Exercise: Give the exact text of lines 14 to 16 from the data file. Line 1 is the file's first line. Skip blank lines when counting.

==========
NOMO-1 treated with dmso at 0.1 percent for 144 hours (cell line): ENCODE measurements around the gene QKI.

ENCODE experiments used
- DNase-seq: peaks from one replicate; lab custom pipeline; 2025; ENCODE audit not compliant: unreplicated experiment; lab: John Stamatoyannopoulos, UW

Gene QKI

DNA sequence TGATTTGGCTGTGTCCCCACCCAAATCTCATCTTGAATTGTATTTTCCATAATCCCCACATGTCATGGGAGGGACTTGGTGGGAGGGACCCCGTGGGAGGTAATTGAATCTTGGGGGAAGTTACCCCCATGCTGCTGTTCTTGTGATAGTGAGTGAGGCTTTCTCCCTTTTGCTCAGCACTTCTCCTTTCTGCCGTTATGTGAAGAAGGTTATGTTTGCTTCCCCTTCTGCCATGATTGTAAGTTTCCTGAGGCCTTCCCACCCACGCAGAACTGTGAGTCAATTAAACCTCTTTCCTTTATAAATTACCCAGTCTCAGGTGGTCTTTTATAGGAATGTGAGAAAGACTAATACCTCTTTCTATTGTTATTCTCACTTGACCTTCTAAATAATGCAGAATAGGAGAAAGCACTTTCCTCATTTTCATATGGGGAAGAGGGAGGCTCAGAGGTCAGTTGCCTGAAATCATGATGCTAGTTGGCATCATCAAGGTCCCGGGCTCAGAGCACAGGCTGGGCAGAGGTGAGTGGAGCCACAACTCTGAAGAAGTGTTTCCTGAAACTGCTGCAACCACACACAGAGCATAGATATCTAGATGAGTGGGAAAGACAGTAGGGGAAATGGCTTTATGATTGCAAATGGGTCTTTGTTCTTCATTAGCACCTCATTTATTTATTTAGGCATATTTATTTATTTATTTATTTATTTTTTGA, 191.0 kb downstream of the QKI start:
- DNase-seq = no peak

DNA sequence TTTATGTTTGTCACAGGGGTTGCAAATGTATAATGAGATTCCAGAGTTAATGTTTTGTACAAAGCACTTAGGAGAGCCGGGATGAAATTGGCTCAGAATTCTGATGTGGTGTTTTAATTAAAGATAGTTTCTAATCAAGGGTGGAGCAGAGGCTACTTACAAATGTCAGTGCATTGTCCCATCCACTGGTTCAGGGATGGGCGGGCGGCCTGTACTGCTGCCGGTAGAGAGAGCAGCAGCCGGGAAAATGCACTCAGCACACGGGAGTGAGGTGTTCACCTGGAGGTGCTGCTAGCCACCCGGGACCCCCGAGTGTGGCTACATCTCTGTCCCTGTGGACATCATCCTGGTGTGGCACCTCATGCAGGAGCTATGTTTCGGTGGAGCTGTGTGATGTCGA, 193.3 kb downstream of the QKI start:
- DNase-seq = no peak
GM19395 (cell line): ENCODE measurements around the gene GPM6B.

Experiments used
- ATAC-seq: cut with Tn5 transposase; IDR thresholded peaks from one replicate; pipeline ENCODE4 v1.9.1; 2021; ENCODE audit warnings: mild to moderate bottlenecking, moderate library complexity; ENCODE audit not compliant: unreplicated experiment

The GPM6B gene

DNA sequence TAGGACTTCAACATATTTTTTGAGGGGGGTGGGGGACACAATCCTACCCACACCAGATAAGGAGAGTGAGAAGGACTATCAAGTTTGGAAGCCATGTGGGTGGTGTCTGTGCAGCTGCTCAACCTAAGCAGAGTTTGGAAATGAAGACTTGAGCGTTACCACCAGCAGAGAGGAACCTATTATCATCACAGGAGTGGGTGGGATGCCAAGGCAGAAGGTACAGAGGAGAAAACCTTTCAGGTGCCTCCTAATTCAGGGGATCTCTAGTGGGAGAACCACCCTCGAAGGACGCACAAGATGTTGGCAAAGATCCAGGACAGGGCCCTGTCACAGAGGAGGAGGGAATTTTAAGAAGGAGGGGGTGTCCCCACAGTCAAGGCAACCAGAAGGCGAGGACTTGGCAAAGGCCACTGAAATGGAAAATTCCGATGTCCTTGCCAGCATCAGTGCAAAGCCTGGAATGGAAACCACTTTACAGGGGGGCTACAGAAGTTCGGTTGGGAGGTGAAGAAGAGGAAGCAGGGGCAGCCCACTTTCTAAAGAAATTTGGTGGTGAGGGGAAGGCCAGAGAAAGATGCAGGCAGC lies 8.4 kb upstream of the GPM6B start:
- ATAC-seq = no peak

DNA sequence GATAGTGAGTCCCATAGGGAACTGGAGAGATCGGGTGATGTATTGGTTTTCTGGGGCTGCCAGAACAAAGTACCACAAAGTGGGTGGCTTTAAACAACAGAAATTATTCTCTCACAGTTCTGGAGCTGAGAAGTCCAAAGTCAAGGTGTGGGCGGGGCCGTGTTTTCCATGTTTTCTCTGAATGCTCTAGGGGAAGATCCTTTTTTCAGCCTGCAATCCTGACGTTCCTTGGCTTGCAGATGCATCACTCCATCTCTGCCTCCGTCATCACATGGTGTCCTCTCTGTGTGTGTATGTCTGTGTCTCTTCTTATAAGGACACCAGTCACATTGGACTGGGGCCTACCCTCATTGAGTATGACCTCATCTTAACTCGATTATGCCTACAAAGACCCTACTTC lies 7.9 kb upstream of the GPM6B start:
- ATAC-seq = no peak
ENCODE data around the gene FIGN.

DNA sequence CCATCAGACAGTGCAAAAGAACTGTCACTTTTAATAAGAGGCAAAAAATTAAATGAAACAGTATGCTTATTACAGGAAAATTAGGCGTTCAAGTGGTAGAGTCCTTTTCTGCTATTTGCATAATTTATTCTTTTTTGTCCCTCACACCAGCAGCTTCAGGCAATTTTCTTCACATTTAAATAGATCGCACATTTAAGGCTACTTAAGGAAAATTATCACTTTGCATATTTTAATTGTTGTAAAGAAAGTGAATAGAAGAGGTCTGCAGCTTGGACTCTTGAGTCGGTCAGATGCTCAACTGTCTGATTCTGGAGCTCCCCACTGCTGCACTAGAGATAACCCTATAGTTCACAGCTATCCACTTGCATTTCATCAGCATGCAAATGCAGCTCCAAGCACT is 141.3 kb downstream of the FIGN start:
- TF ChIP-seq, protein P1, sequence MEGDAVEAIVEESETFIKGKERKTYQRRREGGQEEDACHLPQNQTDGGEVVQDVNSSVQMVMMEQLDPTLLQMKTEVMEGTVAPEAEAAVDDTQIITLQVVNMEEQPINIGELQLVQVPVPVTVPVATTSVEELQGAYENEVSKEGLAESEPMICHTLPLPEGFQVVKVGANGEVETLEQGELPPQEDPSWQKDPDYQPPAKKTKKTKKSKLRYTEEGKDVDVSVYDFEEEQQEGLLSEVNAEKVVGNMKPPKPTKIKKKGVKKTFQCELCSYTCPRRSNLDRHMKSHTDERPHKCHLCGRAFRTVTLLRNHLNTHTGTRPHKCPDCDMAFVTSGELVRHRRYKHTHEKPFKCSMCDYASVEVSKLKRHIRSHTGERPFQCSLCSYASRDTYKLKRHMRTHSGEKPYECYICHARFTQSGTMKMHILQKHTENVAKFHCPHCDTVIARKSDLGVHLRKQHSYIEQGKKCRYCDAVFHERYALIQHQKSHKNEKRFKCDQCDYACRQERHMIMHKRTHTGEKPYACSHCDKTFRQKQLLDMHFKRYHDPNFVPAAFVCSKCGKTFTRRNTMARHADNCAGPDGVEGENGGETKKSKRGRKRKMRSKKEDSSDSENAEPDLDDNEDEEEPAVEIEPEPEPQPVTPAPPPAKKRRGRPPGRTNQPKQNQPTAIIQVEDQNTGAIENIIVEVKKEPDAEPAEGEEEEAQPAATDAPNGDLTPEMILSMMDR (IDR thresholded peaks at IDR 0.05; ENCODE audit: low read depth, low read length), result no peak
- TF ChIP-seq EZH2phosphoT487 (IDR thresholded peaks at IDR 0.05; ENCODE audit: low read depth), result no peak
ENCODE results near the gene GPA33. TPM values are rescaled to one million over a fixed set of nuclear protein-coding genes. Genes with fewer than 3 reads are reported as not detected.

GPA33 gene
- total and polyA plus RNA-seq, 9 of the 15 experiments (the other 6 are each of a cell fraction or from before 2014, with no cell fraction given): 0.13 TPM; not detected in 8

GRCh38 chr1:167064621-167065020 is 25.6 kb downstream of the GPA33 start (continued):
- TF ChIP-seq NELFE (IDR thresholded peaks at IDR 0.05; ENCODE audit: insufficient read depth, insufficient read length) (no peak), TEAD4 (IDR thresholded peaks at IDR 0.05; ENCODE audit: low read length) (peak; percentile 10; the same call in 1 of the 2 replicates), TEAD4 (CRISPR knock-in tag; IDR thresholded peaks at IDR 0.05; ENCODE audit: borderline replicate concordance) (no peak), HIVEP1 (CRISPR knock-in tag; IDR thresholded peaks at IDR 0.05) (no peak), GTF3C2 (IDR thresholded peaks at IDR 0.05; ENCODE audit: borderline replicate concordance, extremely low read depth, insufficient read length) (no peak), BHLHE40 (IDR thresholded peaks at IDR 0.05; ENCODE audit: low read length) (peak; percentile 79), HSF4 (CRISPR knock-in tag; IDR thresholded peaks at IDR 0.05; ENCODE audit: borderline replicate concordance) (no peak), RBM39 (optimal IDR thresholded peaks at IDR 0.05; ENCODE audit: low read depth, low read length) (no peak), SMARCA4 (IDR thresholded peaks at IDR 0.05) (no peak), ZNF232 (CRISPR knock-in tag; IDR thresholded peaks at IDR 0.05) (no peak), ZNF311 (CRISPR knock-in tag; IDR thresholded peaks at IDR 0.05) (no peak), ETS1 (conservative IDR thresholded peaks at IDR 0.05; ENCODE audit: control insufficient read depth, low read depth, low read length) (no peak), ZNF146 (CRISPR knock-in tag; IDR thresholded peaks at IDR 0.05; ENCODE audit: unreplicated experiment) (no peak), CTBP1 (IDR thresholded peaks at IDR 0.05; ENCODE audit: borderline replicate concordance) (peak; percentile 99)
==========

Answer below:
- ATAC-seq = no peak

DNA sequence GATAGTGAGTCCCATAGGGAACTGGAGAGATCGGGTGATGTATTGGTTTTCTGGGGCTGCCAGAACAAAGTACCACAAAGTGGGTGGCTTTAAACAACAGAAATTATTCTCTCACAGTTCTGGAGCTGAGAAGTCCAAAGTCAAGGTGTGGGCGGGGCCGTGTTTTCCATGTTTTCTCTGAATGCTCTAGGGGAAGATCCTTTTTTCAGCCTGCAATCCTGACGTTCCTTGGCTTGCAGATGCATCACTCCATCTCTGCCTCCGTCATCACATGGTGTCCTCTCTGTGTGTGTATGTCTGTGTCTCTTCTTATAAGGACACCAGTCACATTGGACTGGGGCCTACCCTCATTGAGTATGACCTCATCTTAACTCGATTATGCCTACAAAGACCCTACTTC lies 7.9 kb upstream of the GPM6B start:
- ATAC-seq = no peak